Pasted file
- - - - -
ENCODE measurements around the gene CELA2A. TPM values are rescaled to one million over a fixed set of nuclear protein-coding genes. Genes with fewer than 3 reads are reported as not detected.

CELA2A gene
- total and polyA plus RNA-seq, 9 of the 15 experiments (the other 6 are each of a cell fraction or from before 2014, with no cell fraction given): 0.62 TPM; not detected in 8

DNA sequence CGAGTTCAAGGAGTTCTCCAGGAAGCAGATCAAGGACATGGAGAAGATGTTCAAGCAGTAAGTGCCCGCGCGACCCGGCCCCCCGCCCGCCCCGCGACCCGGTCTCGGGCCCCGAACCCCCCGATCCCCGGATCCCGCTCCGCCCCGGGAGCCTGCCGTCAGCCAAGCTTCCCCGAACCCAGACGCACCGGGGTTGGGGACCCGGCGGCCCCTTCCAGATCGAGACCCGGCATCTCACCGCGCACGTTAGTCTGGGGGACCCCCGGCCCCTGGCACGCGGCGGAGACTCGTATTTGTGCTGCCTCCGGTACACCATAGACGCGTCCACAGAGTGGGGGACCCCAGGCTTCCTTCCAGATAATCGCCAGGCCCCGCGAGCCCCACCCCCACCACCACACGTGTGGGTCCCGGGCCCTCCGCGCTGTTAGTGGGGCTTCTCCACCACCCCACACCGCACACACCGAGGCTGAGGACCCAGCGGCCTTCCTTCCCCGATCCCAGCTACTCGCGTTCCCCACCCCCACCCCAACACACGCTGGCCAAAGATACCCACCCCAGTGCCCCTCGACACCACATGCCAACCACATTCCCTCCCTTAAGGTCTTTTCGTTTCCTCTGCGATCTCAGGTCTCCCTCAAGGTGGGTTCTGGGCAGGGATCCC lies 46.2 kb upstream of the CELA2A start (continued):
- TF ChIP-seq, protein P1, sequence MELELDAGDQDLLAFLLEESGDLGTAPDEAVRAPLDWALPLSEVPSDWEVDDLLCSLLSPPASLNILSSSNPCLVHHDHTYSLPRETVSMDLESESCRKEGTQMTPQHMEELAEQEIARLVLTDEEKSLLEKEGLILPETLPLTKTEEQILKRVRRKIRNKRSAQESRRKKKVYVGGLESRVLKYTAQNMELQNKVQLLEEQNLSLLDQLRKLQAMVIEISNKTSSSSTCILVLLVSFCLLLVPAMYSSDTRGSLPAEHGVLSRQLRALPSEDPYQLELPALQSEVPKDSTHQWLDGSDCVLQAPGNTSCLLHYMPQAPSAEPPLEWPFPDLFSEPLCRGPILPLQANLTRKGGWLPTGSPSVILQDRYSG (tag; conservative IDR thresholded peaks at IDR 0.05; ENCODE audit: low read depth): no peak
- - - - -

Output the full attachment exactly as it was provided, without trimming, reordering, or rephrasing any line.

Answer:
ENCODE measurements around the gene CELA2A. TPM values are rescaled to one million over a fixed set of nuclear protein-coding genes. Genes with fewer than 3 reads are reported as not detected.

CELA2A gene
- total and polyA plus RNA-seq, 9 of the 15 experiments (the other 6 are each of a cell fraction or from before 2014, with no cell fraction given): 0.62 TPM; not detected in 8

DNA sequence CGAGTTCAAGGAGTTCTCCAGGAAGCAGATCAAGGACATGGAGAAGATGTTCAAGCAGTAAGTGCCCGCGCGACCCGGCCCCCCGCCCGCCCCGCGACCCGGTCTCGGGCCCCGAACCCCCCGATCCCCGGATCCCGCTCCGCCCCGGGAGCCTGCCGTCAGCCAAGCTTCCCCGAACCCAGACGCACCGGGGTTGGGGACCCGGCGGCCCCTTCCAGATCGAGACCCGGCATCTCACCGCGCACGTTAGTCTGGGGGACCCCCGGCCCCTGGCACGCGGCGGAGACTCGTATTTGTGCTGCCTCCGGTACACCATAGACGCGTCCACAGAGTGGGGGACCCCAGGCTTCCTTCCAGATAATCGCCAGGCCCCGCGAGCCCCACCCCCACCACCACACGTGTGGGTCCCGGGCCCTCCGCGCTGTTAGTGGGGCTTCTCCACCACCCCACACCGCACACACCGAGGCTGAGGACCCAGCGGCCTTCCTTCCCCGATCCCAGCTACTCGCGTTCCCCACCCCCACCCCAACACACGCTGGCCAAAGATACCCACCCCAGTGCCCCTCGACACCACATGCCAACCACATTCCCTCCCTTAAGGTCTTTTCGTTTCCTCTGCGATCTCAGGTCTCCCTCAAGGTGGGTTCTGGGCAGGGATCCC lies 46.2 kb upstream of the CELA2A start (continued):
- TF ChIP-seq, protein P1, sequence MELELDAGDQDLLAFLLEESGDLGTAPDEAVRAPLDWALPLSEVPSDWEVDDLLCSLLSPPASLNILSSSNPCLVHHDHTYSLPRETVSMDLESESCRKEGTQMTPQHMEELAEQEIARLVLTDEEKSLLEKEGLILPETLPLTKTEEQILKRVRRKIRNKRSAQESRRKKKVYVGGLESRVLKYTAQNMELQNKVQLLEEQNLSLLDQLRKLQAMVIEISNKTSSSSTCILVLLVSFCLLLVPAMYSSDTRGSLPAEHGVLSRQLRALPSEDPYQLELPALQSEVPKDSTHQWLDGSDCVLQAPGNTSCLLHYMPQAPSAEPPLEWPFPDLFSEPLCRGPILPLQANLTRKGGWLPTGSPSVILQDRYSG (tag; conservative IDR thresholded peaks at IDR 0.05; ENCODE audit: low read depth): no peak